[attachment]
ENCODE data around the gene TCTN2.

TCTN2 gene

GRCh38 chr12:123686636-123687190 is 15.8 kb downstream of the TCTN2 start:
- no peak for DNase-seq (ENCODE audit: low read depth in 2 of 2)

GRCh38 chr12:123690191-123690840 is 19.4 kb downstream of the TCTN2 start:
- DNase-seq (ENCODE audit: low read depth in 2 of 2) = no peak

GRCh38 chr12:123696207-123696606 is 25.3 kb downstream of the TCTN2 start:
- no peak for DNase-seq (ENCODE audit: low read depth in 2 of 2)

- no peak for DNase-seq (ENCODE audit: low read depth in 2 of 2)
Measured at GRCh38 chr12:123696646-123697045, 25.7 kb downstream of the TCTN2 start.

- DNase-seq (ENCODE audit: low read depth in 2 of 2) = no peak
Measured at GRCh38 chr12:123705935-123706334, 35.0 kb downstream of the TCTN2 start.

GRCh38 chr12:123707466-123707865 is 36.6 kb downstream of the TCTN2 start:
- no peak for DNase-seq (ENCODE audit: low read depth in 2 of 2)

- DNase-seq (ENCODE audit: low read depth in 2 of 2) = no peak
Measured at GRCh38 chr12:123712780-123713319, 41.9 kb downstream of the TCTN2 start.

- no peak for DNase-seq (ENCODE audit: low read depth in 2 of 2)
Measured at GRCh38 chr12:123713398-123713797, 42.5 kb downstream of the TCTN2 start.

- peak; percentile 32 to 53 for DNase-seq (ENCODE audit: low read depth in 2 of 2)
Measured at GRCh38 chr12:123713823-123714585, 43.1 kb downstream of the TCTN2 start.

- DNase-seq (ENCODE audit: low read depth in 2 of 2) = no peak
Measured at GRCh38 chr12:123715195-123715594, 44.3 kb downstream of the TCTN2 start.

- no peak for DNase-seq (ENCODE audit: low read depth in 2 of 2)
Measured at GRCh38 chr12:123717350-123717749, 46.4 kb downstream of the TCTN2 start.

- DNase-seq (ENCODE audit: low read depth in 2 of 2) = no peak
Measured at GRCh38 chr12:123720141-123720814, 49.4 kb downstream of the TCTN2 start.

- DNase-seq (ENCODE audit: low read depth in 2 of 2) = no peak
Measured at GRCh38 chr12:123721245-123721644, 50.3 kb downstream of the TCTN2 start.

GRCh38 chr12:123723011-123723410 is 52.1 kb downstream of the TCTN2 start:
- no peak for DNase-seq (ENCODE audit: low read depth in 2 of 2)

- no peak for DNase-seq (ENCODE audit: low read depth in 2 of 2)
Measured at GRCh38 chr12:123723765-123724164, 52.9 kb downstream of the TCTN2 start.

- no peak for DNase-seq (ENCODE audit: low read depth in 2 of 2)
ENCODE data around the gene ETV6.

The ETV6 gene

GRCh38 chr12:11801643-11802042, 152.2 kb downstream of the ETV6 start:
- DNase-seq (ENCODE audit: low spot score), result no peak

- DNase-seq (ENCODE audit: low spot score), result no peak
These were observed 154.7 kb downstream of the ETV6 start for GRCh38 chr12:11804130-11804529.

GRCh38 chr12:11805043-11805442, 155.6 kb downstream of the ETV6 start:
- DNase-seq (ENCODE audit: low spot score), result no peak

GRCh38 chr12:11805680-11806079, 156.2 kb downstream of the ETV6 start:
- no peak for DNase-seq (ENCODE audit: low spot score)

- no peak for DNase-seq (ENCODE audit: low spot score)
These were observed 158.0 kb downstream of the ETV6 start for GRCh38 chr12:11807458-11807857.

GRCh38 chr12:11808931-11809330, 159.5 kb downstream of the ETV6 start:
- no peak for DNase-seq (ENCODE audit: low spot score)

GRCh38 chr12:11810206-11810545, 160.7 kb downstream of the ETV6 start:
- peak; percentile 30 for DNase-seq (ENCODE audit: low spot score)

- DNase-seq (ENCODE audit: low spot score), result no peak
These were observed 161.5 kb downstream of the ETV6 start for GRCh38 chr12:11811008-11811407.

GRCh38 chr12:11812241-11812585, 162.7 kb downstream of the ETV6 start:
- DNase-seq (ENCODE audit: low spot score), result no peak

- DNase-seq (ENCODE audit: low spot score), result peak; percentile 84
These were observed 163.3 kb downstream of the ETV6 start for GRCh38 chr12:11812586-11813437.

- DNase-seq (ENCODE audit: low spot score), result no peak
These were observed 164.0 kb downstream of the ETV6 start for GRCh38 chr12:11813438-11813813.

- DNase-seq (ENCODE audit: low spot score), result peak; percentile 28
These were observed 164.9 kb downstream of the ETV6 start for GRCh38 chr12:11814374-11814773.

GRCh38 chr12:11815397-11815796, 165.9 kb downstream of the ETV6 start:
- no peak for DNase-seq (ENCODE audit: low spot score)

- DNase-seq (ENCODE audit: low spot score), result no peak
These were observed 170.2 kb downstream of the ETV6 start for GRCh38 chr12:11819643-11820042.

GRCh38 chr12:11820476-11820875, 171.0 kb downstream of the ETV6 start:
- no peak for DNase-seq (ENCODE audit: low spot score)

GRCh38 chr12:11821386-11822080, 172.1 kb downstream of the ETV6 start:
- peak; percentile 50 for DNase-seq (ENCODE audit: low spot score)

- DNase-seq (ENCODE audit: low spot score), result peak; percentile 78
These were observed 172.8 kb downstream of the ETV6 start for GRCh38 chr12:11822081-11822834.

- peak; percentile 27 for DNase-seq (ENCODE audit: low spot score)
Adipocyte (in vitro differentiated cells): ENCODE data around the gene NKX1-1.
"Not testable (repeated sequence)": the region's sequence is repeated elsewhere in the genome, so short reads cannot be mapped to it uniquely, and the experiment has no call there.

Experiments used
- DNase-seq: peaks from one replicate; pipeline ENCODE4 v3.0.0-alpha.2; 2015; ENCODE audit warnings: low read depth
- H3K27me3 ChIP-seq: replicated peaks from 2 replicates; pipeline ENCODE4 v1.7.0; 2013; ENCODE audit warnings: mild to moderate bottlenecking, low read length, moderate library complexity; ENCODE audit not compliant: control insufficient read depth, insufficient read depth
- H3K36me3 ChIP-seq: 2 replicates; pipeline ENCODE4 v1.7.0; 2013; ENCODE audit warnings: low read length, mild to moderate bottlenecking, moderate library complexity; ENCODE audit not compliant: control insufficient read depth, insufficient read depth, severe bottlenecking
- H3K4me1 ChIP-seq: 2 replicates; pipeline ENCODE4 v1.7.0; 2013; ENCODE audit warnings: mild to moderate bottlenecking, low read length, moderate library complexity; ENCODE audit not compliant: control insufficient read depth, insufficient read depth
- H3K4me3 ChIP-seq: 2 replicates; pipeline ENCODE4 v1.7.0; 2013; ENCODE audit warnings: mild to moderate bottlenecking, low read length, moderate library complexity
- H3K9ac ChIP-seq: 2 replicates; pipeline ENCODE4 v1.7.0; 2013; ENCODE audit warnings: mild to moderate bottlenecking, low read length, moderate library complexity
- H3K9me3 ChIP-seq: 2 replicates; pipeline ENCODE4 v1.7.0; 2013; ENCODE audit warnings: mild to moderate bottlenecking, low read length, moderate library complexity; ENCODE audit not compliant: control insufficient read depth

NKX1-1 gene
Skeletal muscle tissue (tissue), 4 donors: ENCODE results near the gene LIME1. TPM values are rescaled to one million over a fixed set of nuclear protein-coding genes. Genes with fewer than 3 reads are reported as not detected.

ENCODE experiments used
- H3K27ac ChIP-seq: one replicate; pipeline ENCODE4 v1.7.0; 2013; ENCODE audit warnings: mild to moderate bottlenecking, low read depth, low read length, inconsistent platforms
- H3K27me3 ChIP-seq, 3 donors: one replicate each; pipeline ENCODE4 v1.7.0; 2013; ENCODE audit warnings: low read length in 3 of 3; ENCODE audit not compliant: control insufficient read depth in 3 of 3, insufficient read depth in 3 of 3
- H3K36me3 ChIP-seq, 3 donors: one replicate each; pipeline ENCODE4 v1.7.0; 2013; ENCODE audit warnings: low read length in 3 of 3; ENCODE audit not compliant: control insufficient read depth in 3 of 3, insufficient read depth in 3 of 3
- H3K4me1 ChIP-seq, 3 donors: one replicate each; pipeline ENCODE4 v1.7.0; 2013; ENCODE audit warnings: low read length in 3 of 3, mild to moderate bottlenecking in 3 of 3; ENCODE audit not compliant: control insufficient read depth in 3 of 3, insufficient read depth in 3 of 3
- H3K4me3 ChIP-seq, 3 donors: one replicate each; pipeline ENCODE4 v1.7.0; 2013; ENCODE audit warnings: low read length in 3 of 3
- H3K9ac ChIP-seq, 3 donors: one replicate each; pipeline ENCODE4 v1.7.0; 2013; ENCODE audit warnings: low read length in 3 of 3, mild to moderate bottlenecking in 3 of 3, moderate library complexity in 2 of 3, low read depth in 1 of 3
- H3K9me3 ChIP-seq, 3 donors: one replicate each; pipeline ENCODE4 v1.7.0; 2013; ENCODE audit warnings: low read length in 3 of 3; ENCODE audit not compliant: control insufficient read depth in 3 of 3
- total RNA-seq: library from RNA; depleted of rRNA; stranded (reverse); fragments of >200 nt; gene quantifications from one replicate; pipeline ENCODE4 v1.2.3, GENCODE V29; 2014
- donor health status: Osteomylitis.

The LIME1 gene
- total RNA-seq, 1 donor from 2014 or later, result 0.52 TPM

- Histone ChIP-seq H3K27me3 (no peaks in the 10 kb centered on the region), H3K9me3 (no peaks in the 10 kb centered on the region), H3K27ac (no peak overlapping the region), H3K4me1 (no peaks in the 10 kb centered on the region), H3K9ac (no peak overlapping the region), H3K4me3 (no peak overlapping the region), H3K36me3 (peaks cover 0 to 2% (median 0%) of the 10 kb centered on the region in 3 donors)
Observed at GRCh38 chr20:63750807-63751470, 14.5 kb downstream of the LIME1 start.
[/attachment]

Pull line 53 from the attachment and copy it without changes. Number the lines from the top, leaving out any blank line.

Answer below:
- DNase-seq (ENCODE audit: low spot score), result no peak